Nygaard and StrittmatterArticle describe their extraordinary observation that cellular prion protein (PrPc) is a high-affinity receptor for β-amyloid oligomers, mediating their toxicity on synaptic plasticity. They discuss the relationship between Alzheimer disease and PrPc and the potential clinical implications. Importantly, based on this new finding, PrPc may provide a novel target for therapeutic intervention in Alzheimer disease.
Significant glottic narrowing due to vocal cord dysfunction in patients with amyotrophic lateral sclerosis is described by van der Graaff and colleaguesArticle. Both nuclear and supranuclear mechanisms may play a role. They point out that vocal cord dysfunction can occur at any stage of the disease, may account for sudden death in amyotrophic lateral sclerosis, and requires vigilant airway management.
Suzuki et alArticle report that heart and skeletal muscles are autoimmune targets in patients with myasthenia gravis. This autoimmunity has a broad clinical spectrum with antistriational autoantibodies. The involvement of the heart in myasthenia gravis needs to be defined early and treated with aggressive immunotherapy, which has had a good clinical outcome. Editorial perspective is provided by Johan A. Aarli, MD.Article
Boyle and colleaguesArticle show that an increase in muscle strength is associated with a significant decrease in the risk of Alzheimer disease, as found in community-based older persons without dementia at baseline. Further, muscle strength was associated with a decreased risk of mild cognitive impairment. These observations support the view that exercise has a beneficial effect of reducing the risk of developing significant cognitive loss and dementia.
Moraal et alArticle find that at least 9 T2 lesions and 3 periventricular lesions show strong prognostic value for conversion to clinically definite multiple sclerosis, though all patients in the study received interferon beta-1b for a least 1 year. These findings are important in providing an accurate assessment and grading of patient prognosis and response to therapy.
Lo and colleaguesArticle describe specific motor and nonmotor features in early Parkinson disease that predict increased mortality risk, particularly postural instability gait difficulty, cognitive impairment, and hallucinations. Clearly, these predictors will be useful in clinical practice and when designing clinical trials.
Kaplan-Meier plot of time to death for clinical subtype. PIGD, postural instability gait difficulty.
Kaplan-Meier plot of time to death for cognitive impairment.
Hu et alArticle provide clarity and focus in describing the distinct patterns of survival profiles in patients with frontotemporal dementia and motor neuron disease. Overall survival may depend on the relative timing of emergence of secondary symptoms.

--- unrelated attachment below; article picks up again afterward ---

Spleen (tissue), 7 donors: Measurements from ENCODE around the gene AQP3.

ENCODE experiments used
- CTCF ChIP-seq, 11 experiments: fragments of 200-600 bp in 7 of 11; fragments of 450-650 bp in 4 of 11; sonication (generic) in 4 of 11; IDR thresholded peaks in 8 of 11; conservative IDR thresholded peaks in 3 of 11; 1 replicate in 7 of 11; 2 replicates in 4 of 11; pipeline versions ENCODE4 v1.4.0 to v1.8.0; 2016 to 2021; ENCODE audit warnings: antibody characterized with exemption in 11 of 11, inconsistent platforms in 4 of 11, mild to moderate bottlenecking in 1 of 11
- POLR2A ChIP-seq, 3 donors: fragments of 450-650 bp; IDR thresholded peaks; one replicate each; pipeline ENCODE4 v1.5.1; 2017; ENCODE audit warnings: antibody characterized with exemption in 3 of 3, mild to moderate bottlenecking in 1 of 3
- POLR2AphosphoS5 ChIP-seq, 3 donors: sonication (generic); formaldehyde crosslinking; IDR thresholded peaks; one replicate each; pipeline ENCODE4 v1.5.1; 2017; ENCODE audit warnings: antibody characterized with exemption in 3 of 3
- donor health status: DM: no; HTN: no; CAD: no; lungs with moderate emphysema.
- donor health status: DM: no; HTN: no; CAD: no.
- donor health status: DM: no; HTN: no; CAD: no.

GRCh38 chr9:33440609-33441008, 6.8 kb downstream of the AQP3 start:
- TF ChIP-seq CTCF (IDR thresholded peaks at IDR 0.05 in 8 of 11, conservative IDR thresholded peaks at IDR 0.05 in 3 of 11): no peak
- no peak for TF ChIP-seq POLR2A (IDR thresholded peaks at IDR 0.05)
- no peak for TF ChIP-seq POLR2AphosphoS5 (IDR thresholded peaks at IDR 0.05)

Burkholder and colleaguesArticle show, using ocular coherence tomography, that reduced macular volumes were associated with peripapillary retinal nerve fiber layer thinning (axon loss). This diagnostic method offers a means to quantitate the degree of neuronal loss for grading disease activity and responsiveness to therapy.
Outteryck et alArticle indicate that optical coherence tomography does not show retinal axonal loss at the earliest clinical stage of multiple sclerosis and does not predict conversion to multiple sclerosis at 6 months.
Hayden and colleaguesArticle report that much of the association between family history of Alzheimer disease, apolipoprotein E ε4, and cognitive decline is attributed to undetected incipient or latent disease.
Reitz et alArticle find that in early Alzheimer disease, or in nondemented persons with impaired memory ability, functional and metabolic hippocampal hypofunction contribute to memory impairment.
He and colleaguesArticle report that amnestic forms of mild cognitive impairment appear to have demographic, genetic, and magnetic resonance imaging findings suggestive of Alzheimer disease pathology, where as the nonamnestic forms have findings suggestive of vascular disease. These distinctions have considerable value in appreciating the neurobiology of disease for these different syndromes and potential therapies.
Willey et alArticle find that baseline lipid panel components were not associated with an increased stroke risk in the cohort. Treatment with cholesterol-lowering medications and changes in low-density lipoprotein cholesterol over time may have attenuated risks in this population, and lipid measurements at several points over time are a better marker of stroke risk.
This Month in Archives of Neurology. Arch Neurol. 2009;66(11):1320-1321. doi:10.1001/archneurol.2009.251